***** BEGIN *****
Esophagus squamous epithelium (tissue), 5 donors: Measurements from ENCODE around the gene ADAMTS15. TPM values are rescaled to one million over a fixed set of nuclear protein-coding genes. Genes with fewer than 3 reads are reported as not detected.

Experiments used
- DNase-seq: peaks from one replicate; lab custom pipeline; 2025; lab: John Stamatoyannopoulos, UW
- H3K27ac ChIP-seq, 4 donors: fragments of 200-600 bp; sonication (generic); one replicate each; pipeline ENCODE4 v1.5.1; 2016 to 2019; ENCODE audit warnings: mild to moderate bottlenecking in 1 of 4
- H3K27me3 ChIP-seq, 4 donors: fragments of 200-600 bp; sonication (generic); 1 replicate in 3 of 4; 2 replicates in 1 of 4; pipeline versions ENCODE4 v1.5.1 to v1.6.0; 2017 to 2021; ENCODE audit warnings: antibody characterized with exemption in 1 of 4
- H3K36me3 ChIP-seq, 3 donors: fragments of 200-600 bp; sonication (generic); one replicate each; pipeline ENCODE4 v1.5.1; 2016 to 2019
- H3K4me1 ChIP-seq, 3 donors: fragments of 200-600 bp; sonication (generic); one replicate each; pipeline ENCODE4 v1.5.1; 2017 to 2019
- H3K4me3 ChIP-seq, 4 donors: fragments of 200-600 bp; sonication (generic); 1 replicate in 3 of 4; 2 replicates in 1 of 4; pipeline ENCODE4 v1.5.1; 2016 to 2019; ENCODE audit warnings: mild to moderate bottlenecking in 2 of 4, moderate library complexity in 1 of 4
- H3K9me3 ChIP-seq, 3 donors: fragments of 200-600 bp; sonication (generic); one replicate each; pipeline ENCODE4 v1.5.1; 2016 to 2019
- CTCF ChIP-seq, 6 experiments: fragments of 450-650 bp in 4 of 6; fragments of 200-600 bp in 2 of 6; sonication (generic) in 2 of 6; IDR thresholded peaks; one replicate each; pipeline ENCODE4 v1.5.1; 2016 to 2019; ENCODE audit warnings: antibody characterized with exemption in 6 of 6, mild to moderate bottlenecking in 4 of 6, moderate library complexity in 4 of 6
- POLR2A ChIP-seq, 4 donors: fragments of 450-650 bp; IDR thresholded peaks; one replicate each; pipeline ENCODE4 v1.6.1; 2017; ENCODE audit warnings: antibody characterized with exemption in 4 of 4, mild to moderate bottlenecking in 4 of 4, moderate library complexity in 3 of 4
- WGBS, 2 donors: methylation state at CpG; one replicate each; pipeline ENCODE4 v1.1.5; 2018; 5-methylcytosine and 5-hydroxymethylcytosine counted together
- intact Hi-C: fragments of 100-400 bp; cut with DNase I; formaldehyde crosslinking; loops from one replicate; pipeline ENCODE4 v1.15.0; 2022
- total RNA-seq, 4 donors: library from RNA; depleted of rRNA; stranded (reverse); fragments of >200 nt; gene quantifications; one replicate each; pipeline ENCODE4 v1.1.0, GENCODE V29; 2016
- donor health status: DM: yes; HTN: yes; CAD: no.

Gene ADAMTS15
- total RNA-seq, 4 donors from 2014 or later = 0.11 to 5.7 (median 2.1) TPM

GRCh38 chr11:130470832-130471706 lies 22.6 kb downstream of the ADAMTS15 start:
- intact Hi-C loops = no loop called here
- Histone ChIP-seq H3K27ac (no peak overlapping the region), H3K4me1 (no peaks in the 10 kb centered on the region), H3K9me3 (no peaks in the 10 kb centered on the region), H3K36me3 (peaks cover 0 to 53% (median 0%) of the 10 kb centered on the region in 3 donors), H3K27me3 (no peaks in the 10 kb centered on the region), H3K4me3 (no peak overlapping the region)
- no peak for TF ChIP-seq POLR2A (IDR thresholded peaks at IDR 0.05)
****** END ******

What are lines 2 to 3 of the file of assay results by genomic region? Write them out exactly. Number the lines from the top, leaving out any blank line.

Experiments used
- DNase-seq: peaks from one replicate; lab custom pipeline; 2025; lab: John Stamatoyannopoulos, UW